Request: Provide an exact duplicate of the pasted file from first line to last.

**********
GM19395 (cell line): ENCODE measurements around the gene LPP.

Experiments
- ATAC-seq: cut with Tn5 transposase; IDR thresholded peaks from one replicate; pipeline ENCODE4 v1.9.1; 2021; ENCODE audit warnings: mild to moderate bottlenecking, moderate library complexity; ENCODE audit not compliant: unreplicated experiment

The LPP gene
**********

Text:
GM19395 (cell line): ENCODE measurements around the gene LPP.

Experiments
- ATAC-seq: cut with Tn5 transposase; IDR thresholded peaks from one replicate; pipeline ENCODE4 v1.9.1; 2021; ENCODE audit warnings: mild to moderate bottlenecking, moderate library complexity; ENCODE audit not compliant: unreplicated experiment

The LPP gene